Tech is tops
Technology not surprisingly dominates the BrandZ Top 100 Most Valuable US Brands 2018 ranking. Nineteen of the most valuable brands come from the sector, including 5 of the top 10, for a total value of $1.2 trillion, or more than a third of the total value.
While technology brands do contribute heavily to the total brand value, valuable American brands in most categories tend to be global leaders in their own rights. Colgate, for example, was once found to be the only brand purchased by a majority of the world’s households. Visa is the world leader in payments outside of China. The Coca-Cola logo is recognized by 94 percent of the world’s population.
So even if value is concentrated in one sector, that’s a relative measure that speaks more to the overall strength of American brands than anything else.
Categories and brands
Technology is clearly the strongest component of the Top 100 brands, with 19 brands and 38 percent of the total value. They also make up a significant number of the fastest rising brands, with Adobe, Salesforce, and Netflix all increasing their value quickly.
The retail category paints a different picture. While the category is well represented with 13 brands and 10 percent of the total value of the Top 100, digging deeper we find both decline and disruption. More than 50 percent of the category’s value comes from Amazon, while eBay ranks as the 50th most valuable brand. Home improvement, however, remains a bright spot in the retail landscape with The Home Depot and Lowes faring well in the digital world.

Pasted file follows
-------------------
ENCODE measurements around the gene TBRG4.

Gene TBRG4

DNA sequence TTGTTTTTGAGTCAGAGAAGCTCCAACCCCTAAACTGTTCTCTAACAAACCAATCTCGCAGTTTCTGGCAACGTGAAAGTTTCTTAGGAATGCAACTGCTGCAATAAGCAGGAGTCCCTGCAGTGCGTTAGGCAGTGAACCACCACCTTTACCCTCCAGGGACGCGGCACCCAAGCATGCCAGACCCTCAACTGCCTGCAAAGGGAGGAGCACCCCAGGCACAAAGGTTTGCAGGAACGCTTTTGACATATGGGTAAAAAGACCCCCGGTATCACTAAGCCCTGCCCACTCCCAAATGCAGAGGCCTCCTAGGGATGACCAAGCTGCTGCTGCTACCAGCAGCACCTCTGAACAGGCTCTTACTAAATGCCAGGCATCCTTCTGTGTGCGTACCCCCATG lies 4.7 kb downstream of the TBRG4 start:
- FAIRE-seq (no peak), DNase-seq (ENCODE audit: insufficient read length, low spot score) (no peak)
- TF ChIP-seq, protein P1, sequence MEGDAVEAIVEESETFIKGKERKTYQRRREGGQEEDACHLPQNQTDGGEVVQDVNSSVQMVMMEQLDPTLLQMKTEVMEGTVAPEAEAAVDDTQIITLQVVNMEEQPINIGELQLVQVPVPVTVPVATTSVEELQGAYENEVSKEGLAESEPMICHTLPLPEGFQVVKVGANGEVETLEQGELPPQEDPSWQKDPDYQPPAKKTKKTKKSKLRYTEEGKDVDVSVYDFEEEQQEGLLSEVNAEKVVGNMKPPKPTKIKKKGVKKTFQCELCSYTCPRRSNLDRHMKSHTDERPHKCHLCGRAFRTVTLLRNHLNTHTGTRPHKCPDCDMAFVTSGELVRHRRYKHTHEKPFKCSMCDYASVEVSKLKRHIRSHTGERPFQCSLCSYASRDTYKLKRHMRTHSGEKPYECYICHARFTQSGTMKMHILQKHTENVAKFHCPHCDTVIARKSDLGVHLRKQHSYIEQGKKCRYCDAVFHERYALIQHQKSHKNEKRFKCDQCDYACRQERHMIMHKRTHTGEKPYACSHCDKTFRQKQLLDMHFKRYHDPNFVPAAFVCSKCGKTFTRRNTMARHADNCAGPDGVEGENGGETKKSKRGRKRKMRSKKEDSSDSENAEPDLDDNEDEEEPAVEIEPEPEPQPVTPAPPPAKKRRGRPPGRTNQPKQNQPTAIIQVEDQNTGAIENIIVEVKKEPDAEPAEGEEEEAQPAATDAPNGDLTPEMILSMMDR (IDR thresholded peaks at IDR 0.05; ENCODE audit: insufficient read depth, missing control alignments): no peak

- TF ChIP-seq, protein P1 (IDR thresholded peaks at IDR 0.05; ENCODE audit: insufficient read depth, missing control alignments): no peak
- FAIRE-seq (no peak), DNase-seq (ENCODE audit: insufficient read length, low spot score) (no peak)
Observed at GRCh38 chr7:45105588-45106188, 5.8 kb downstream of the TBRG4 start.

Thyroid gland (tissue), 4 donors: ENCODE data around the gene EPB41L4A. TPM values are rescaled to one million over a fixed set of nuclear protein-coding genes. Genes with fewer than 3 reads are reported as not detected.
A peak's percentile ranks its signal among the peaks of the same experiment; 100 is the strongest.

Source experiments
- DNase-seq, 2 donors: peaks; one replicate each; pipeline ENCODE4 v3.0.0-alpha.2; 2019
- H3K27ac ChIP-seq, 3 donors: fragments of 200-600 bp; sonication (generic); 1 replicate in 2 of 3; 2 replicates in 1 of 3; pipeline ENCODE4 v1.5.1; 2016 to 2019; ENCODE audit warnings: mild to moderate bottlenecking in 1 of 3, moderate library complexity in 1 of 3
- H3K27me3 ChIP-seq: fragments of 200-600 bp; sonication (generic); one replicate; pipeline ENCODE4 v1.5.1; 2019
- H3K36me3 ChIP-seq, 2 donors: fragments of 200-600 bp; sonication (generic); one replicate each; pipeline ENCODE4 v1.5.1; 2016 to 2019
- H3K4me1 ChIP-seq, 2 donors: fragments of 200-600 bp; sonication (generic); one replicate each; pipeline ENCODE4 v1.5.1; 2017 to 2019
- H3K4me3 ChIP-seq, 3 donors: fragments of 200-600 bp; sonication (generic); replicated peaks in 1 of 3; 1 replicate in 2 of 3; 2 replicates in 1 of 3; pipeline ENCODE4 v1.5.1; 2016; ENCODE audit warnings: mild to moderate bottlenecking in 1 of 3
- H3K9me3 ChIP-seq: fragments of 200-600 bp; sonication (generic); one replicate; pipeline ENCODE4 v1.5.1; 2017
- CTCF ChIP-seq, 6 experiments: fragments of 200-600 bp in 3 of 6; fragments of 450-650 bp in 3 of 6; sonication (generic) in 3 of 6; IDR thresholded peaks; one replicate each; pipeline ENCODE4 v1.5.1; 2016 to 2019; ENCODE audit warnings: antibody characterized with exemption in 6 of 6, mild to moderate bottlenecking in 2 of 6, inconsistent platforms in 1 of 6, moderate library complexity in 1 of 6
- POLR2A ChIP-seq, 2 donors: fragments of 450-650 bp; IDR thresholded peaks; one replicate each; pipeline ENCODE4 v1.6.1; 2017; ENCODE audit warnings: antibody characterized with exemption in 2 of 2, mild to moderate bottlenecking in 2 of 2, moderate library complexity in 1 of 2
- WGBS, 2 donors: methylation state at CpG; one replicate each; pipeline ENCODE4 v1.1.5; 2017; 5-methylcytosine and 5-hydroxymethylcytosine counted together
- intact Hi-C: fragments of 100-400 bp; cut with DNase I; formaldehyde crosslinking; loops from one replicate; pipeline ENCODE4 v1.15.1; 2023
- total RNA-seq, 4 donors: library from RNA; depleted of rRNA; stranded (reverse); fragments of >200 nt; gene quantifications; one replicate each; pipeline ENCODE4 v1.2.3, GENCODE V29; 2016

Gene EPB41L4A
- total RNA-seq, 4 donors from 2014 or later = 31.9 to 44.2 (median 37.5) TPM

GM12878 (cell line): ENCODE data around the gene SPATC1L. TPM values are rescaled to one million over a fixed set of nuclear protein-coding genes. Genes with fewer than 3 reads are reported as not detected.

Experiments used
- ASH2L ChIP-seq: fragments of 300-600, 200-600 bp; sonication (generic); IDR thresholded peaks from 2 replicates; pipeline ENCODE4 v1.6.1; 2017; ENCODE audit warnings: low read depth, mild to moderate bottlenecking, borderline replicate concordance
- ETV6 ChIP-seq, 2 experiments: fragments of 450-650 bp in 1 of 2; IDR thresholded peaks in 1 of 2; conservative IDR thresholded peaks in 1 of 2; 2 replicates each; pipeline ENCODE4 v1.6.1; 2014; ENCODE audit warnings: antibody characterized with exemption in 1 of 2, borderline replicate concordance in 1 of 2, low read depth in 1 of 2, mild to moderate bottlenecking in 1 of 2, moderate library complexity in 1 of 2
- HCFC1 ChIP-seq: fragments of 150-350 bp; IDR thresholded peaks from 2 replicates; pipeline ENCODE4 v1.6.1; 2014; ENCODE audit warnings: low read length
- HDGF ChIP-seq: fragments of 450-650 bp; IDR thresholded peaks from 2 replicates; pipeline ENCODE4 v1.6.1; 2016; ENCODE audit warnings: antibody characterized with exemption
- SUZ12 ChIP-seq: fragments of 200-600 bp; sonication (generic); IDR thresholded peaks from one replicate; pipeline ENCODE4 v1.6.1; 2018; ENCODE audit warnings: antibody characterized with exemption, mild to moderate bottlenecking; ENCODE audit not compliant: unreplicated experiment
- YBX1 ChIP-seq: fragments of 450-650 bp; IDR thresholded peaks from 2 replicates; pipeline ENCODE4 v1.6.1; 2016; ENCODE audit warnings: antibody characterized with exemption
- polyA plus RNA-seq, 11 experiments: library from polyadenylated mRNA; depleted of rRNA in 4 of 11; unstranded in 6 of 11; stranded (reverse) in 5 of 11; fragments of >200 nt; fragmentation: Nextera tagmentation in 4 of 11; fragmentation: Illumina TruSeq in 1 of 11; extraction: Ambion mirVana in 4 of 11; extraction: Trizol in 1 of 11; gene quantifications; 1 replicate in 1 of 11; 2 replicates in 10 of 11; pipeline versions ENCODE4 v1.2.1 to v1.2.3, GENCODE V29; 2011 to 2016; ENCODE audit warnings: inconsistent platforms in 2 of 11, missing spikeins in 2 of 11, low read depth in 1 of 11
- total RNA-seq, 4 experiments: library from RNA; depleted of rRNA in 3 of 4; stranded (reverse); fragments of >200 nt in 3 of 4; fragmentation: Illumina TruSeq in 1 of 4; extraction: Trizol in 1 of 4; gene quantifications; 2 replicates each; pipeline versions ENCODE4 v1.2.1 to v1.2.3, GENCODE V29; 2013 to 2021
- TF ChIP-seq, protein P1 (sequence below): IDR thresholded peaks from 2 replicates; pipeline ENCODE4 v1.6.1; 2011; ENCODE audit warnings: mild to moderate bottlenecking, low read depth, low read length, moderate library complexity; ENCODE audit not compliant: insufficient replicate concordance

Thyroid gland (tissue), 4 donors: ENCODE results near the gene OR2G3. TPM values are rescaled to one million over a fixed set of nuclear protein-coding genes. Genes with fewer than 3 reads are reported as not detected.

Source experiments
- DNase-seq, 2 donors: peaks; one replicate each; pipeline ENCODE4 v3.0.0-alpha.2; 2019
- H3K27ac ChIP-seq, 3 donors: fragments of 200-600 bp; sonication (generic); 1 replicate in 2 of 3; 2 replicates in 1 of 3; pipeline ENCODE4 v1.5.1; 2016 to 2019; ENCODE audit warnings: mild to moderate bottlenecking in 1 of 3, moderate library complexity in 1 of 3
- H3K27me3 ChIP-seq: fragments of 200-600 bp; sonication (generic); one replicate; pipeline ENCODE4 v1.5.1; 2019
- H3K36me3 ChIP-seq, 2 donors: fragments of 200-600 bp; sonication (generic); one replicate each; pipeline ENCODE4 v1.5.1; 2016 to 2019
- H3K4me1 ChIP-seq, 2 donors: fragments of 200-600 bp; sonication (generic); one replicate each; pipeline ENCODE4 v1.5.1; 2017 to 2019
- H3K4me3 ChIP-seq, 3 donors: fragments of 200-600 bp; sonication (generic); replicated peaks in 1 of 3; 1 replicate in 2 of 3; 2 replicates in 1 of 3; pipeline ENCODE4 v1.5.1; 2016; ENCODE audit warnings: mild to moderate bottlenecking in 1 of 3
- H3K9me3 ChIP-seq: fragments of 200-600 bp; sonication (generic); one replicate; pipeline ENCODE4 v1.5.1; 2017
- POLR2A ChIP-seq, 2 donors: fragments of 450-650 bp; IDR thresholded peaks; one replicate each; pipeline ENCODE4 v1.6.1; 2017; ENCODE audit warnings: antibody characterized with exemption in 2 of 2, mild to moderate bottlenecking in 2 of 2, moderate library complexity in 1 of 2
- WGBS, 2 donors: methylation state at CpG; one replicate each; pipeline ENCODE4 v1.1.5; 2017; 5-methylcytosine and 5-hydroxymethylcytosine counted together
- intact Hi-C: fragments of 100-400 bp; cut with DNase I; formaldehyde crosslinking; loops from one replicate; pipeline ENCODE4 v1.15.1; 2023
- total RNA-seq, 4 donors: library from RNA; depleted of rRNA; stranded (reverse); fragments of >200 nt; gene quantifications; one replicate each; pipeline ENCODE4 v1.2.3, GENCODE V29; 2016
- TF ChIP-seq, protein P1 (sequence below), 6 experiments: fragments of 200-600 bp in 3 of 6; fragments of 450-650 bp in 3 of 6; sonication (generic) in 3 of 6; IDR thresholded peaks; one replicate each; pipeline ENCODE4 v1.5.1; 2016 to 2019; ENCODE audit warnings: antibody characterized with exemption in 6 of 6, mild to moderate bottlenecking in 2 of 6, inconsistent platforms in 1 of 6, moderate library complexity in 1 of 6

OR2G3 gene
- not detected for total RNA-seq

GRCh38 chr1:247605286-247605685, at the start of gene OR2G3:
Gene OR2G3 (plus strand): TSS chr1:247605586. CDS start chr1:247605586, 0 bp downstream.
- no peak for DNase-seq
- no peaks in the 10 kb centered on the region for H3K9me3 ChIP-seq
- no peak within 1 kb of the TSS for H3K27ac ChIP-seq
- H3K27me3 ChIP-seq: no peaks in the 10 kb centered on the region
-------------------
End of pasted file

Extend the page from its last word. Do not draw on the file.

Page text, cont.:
Telecommunications is a saturated but increasingly interesting category in the United States. As people are cutting cords and looking for ways out of pricey TV subscriptions, a wide range of over the top (OTT) services are offering them new ways to access their favorite content. In response, cable and Internet providers are increasingly looking for ways to create their own content, including purchasing large television studios and Internet content platforms. The result is something of a golden age of television in the country, in which the latest developments in popular series are often covered in news media.
Payments are another growing category, with Visa making the top 10 most valuable brands. This likely reflects a growing desire for cash-free transactions worldwide. The next strongest category, fast food, is a surprisingly dynamic one in the United States as consumers are increasingly looking for convenience and premium ingredients. Digitally savvy brands like Domino’s Pizza are seeing tremendous growth. Other premium brands in the category, like Starbucks, are also doing well.
Not well represented in the Top 100 are home and food brands, once mainstays of American life. Many such brands are under pressure as the American middle class continues to shrink, and incomes at the bottom stagnate. Affluent consumers are increasingly choosing new and disruptive premium brands, while the those earning less choose store brands and low cost generics.
Theory in Action
Tesla is a premium electric-only car brand that creates meaningful difference by, quite simply, being meaningful and different. Tesla has not only produced products that fulfil its customers’ desire for more environmentally conscious vehicles, it has invented an entirely new, direct-to-consumer sales model. It equips its cars with different driving modes, depending on their moods, and can update their firmware, just as you might upgrade the OS on a mobile phone. All this has built an enthusiastic, nearly rabid fan base that helps the brand grow through WOM advertising. Its valuation should grow throughout 2018 as the company releases its lower cost Model S, enabling it to build financial momentum with a wider customer base.